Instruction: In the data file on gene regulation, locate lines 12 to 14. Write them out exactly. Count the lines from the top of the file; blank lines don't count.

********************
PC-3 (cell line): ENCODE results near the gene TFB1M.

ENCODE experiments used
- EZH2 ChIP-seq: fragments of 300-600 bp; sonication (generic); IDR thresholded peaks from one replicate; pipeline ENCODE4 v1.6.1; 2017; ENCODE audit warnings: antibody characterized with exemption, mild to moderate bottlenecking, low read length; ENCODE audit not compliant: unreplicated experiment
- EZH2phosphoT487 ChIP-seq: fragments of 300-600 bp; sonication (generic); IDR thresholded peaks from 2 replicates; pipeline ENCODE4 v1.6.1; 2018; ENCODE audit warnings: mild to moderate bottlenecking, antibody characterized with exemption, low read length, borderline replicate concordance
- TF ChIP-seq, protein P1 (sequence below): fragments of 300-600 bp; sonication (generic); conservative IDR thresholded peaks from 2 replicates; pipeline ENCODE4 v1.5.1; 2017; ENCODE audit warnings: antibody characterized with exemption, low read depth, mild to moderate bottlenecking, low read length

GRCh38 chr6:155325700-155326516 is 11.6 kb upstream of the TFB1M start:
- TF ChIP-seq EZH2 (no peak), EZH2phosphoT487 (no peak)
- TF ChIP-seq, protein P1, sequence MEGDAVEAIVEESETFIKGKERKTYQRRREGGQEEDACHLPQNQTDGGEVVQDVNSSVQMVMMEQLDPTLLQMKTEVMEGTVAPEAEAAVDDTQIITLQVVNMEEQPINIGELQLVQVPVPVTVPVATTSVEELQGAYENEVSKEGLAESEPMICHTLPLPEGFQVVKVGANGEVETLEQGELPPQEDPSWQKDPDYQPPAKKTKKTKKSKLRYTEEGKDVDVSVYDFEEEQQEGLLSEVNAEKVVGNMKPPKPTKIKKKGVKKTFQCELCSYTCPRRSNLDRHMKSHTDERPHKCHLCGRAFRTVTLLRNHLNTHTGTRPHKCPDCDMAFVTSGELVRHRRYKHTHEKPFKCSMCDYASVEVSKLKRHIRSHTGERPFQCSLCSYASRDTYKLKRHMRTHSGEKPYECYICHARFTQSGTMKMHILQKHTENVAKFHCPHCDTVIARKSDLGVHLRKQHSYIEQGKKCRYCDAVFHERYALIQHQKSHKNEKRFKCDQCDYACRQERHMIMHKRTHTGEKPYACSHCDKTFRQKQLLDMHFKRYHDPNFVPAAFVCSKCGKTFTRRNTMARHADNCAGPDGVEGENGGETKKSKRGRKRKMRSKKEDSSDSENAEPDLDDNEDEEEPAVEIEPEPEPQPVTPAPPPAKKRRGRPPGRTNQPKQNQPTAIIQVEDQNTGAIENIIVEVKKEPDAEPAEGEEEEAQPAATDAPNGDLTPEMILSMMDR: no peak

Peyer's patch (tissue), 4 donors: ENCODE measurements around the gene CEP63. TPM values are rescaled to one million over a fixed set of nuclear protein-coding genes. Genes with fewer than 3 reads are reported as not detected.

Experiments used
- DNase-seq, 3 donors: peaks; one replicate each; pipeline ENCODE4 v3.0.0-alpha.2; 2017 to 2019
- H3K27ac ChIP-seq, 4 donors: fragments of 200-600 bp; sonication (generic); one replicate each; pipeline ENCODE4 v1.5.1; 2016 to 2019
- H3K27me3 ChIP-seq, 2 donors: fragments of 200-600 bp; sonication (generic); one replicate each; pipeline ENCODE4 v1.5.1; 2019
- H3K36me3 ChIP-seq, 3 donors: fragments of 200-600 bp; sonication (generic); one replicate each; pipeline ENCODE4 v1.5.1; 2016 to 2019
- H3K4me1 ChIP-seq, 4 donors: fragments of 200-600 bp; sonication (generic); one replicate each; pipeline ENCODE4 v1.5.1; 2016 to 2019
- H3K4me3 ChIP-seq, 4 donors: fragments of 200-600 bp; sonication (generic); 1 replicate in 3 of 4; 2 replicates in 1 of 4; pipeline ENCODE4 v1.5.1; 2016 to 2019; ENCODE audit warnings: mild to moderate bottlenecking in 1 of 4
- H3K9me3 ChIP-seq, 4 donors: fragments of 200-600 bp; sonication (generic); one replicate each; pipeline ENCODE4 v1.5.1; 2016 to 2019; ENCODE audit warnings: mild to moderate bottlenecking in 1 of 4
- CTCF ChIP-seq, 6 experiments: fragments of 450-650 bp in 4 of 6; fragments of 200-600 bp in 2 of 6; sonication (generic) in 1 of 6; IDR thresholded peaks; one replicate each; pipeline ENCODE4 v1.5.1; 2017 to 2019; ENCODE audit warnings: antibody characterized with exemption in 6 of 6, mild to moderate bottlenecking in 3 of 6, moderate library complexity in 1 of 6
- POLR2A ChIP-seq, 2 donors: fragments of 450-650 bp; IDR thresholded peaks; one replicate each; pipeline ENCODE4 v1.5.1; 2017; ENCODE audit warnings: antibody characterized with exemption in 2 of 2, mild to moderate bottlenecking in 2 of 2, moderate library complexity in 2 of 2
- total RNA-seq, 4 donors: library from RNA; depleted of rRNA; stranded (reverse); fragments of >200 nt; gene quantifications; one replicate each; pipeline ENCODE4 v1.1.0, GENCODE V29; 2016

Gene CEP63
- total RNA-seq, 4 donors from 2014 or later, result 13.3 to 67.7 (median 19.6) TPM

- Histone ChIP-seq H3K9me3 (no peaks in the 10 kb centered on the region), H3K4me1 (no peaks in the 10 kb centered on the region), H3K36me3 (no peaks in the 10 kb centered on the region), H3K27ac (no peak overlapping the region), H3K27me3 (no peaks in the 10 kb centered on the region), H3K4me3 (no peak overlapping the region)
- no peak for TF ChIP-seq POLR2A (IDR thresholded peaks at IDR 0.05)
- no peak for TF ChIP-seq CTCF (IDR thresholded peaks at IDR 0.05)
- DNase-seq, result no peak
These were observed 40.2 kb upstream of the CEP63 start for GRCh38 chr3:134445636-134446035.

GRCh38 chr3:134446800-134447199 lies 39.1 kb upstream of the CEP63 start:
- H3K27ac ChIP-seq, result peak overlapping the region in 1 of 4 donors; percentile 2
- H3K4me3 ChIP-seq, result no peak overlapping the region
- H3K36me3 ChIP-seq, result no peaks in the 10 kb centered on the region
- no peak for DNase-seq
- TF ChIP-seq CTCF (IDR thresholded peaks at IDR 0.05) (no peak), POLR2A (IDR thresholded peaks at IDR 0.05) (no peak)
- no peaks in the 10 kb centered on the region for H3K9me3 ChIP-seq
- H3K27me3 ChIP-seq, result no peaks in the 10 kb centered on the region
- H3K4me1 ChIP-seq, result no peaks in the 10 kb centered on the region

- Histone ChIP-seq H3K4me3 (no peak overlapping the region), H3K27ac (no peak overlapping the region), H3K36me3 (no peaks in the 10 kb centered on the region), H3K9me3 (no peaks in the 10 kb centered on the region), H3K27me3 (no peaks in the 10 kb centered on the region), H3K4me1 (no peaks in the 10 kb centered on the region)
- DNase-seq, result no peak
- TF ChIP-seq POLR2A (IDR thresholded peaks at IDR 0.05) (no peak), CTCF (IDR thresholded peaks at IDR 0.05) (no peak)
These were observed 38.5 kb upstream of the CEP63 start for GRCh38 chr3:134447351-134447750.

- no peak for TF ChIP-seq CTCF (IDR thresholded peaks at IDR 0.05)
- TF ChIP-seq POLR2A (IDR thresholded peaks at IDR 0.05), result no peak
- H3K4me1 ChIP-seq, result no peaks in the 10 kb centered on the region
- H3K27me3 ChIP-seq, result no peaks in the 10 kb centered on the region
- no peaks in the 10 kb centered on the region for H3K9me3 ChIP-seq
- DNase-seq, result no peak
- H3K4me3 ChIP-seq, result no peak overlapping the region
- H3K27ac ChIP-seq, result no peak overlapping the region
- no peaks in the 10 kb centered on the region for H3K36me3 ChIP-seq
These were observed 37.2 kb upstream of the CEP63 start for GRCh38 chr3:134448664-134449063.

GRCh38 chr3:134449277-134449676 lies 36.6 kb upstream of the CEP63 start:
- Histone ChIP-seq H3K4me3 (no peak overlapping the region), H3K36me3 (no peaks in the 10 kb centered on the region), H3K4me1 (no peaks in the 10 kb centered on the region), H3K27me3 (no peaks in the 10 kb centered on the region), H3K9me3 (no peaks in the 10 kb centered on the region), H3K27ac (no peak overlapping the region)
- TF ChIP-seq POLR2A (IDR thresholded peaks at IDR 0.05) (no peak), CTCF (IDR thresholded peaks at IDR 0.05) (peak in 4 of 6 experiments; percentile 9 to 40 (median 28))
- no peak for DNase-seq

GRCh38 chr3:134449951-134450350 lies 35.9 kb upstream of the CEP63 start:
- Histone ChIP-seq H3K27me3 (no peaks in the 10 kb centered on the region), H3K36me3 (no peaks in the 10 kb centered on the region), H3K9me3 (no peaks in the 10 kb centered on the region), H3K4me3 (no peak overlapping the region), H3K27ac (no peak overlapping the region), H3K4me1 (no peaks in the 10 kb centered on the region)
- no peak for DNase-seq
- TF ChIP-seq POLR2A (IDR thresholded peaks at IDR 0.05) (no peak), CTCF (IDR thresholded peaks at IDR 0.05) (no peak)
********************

- H3K27ac ChIP-seq, 4 donors: fragments of 200-600 bp; sonication (generic); one replicate each; pipeline ENCODE4 v1.5.1; 2016 to 2019
- H3K27me3 ChIP-seq, 2 donors: fragments of 200-600 bp; sonication (generic); one replicate each; pipeline ENCODE4 v1.5.1; 2019
- H3K36me3 ChIP-seq, 3 donors: fragments of 200-600 bp; sonication (generic); one replicate each; pipeline ENCODE4 v1.5.1; 2016 to 2019